Lake Maduganga and Lake Madampe – Sri Lanka

 

The lakes Maduganga and Madampe are located on the south-western coast of Sri Lanka in the Indian Ocean. They are twin lakes connected by a narrow channel of 3 km in length. The surface areas of the lakes cover 915 hectares and 390 hectares, respectively. The region is one of the most beautiful and picturesque landscapes in Sri Lanka.

Unique Biodiversity

According to a study conducted by the IUCN in 2000 – Maduganga Lake has one of the most unique biodiversity including different vegetation types such as the predominating mangroves and marshlands. The Maduganga wetland consists of 10 major vegetation types. These vegetation types comprise a total of 303 species of plants belonging to 95 families. The total plant species included 19 endemic and nationally threatened species and 9 invasive alien species. Examples of endangered plants are a dominant canopy plant Shorea affinis.

 

Due to the broad variety of plants, a large number of invertebrates, reptiles, including snakes, birds, amphibians, and mammals can be found around Lakes Maduganga and Madampa Ganga. Whereas the Mugger (Crocodylus palustris) is considered to be vulnerable and the purple-faced Leaf Monkey (Trachypithecus vetulus) endangered other reptiles such as the estuarine Crocodile (Crocodylus porosus), Flapshell Turtle (Lissemys punctata), Indian Python (Python molurus) are not considered in the red list yet.

The mixture of vegetation types and presence of 21 small and large islands within this twin lake has made these two wetlands an ideal habitat for a great variety of birds. A total of 111 bird species (48 families) were recorded. These represented approximately 43 % families of the Sri Lanka native avifauna population. Of these native species 6 are endemic while 7 are considered as nationally threatened. Some of the birds were listed in the IUCN red list, such as the Sri Lanka bush warbler, Bradypterus palliseri, Columba torringtoni (Ceylon bush pigeon) and Myophonus blighi, the Sri Lanka whistling thrush. Additionaly, about 10 % (13 species) of Lake Maduganga birds are winter migrants.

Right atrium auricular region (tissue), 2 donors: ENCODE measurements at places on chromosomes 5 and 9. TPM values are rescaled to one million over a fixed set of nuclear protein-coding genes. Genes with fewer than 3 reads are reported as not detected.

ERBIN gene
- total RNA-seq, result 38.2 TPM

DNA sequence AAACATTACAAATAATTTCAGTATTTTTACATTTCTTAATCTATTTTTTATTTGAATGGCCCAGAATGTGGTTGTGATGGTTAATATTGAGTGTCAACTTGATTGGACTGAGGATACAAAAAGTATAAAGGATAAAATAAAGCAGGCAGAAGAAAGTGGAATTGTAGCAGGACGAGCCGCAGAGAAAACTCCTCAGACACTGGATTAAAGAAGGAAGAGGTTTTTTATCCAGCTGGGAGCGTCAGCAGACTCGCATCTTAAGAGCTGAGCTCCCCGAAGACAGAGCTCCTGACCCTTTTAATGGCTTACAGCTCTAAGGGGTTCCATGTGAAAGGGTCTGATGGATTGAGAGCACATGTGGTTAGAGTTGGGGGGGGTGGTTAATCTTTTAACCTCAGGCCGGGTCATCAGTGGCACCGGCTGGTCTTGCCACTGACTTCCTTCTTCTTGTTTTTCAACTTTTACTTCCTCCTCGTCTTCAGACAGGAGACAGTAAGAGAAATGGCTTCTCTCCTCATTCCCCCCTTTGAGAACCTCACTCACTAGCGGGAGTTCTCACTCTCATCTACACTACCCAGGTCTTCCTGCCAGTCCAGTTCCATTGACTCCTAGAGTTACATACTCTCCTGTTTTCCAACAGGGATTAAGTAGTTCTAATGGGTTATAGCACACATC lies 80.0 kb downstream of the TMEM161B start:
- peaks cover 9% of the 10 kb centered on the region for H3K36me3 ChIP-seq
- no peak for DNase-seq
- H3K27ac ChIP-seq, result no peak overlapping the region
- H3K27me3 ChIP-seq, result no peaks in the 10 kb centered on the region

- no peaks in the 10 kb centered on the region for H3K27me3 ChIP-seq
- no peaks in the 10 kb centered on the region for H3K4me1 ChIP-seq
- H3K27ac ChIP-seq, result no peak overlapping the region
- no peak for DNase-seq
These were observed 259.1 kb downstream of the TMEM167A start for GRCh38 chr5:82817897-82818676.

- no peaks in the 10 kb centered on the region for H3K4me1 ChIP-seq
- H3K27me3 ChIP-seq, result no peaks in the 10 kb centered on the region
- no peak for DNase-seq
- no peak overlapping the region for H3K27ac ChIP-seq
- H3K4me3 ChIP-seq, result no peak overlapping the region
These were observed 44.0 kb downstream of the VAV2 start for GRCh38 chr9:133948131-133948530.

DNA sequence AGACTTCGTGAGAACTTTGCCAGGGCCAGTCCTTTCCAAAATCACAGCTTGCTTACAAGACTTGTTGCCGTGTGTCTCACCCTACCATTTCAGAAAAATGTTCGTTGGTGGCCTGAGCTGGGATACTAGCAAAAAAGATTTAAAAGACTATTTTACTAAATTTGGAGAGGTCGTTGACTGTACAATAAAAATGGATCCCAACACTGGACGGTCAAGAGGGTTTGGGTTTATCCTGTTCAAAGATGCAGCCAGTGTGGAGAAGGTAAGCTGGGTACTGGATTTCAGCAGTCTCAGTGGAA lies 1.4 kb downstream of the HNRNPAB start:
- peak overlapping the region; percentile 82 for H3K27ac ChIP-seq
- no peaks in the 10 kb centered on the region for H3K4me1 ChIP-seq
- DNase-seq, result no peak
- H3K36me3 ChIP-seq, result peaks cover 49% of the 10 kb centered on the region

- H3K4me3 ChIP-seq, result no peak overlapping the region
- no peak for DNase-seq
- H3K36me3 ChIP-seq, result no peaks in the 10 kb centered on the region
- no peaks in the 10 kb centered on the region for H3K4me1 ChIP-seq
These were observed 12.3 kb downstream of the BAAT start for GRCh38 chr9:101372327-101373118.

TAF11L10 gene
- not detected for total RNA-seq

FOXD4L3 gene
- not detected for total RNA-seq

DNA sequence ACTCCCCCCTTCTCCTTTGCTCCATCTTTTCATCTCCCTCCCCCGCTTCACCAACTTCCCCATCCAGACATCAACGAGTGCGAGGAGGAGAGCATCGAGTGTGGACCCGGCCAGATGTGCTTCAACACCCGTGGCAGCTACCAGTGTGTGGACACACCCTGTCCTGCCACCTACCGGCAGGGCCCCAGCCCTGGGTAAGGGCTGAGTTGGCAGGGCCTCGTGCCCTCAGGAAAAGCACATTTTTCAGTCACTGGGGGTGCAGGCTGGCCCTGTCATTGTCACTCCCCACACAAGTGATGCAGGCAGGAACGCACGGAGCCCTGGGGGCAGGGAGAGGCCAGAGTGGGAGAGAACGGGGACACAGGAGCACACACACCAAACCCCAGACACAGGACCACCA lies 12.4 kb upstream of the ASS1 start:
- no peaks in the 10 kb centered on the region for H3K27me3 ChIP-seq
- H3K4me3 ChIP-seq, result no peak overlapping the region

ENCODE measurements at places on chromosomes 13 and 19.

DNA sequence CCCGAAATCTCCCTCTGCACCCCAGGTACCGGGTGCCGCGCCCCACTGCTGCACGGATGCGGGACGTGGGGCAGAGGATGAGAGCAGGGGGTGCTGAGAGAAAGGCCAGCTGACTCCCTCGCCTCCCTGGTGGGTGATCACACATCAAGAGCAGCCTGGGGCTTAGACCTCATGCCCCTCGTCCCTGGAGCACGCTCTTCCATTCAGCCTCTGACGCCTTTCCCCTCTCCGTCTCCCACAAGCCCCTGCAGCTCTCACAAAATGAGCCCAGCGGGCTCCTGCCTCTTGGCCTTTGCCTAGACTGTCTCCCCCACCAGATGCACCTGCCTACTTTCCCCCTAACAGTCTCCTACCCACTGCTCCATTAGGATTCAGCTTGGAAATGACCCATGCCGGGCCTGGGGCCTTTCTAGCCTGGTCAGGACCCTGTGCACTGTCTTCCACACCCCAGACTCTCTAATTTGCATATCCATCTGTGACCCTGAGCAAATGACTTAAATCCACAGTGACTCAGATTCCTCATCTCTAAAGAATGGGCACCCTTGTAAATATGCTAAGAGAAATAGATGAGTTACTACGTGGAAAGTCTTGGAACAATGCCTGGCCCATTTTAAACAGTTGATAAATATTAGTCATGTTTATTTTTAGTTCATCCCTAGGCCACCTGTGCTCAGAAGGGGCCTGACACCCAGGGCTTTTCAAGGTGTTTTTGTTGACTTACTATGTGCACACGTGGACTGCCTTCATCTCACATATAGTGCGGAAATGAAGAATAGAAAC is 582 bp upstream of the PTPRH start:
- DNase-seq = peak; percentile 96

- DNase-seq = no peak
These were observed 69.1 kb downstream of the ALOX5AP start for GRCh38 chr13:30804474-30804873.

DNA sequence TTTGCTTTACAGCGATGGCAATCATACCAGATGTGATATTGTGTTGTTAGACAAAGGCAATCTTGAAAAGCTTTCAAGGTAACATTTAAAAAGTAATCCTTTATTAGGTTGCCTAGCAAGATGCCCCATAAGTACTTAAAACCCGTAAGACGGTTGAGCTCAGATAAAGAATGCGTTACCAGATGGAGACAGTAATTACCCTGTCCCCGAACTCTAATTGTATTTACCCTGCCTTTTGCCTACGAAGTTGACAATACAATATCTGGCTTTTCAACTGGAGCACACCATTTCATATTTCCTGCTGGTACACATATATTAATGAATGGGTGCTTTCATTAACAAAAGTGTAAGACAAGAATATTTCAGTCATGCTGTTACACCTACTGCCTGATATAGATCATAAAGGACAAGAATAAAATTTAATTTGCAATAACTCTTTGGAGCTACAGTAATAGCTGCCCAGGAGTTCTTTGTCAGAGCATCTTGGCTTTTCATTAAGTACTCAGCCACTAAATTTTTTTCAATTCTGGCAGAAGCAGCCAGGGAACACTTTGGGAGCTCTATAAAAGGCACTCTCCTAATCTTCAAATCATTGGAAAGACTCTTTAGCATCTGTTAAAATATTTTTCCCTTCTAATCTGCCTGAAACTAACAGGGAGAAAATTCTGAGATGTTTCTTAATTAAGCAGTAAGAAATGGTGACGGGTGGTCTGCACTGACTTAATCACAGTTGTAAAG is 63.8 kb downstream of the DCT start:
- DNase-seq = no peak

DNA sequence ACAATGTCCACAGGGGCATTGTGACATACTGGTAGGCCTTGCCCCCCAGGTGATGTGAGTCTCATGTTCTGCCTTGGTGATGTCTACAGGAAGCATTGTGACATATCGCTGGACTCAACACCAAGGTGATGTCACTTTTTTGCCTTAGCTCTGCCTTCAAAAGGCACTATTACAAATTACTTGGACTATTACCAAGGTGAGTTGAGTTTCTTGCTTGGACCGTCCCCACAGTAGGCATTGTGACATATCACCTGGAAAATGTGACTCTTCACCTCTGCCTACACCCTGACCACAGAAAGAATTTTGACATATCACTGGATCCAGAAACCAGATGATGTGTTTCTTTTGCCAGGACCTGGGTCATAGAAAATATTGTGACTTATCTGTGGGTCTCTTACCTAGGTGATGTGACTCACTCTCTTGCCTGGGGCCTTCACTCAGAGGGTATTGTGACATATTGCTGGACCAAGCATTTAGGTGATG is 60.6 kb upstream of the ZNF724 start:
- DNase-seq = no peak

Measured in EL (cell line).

Use of Land and Water Resources

According to a survey conducted by the Coastal Conservation Department of Sri Lanka the total population living in the vicinity of Lake Maduganga is nearly 24.150. 19.360 people live around the lake Madampa Ganga.

 

The people depend on the resources available from the lakes and surrounding wetland systems. Though, there is neither an adequate management nor environmental awareness programme, by which the local farmers and fishermen learn about sustainable use of the environment. The area already has encountered severe damage e.g. due to over-fishing, emissions of pollutants into the water system or the extensive use of chemical fertilizers.

 

Such issues need to be addressed not only regarding the local population but also with respect to its reputation as recreation area such as the resorts Hikkaduwa, Bentara and Unawatuna, representing the areas economically important pillar.

Madampe Lake Region is one of the 100 Greenest Holiday Destinations world-wide

Sustainable Destinations Global Top 100

 Maduganga Lake
 Project area with mangrove seedlings
 Mangrove nursery
 Mangrove plants in the project site
 

Nagenahiru Foundation is the local partner organisation within the Living Lakes Network. Nagenahiru Foundation is a non-profit organisation in Ambalangoda, Sri Lanka, and is engaged in the environmental conservation since 1996. In early 2004 Nagenahiru Foundation has successfully encouraged and promoted a group of 137 young people around Maduganga to join the forum "Friends of Maduganga". This forum aims at educating young people with regard to the protection, conservation and restoration of the Maduganga wetland system. Presently Nagenahiru Foundation is preparing basic facilities to develop a "wetland education center" to create awareness and provide information for local stakeholders about the sustainable utilisation of the biological resources, as well as the conservation and restoration of the wetland systems and its resources.

Since January 2012, the project "Mangrove Restoration in Asia" is implemented at the Madampe Wetland. During three years, native mangrove seedlings will be grown in tree nurseries and degraded mangrove forests will be reforested with this seedlings.

After the disastrous Tsunami in December 2004, the living situation for the people in Sri Lanka has drastically changed. GNF had, together with the local partner organisation (Nagenahiru Foundation), deveveloped an action plan for the next two years. This program aims at improving the humanitarian situation of the people and the renaturation of the valuable mangrove forests.

From December 2005 until December 2008, the successful implementation of the EU Asia Pro-Eco II B Post Tsunami Project: Post Tsunami Restoration of Mangroves, Education and Reestablishment of Livelihoods was effected.

More and detailed information on the separate project pages.

In the succession of this project, mangrove plants were cultivated at four more lakes. Detailed information about the project ”Mangrove reforestation at six lakes” is available on the corresponding project page.

 

Another project encourages fisher families to use LED and CF lamps for night fishing. Hereby the kerosine lamps, being used until now, are replaced. Further information about this project can be found on the project page.

 Information Board
 Manogrove plants
 Transportation of the aangrove plants
 Solar lamps
 Demonstration of a Ja-Kotu (prawn trap) model
 

Partner Organisation 

Nagenahiru Foundation – Center for Conservation of Lakes and Wetlands

Lal Emmanuel, President

No. 4/11, Patabendimulla

Ambalangoda, Sri Lanka

Phone: + 94 - 91 22 56 621

Mobile: + 94 - 77 62 09 625

E-mail: nagenahiru@sltnet.lk

Website: www.nagenahiru.org

 Logo Nagenahiru Foundation Sri Lanka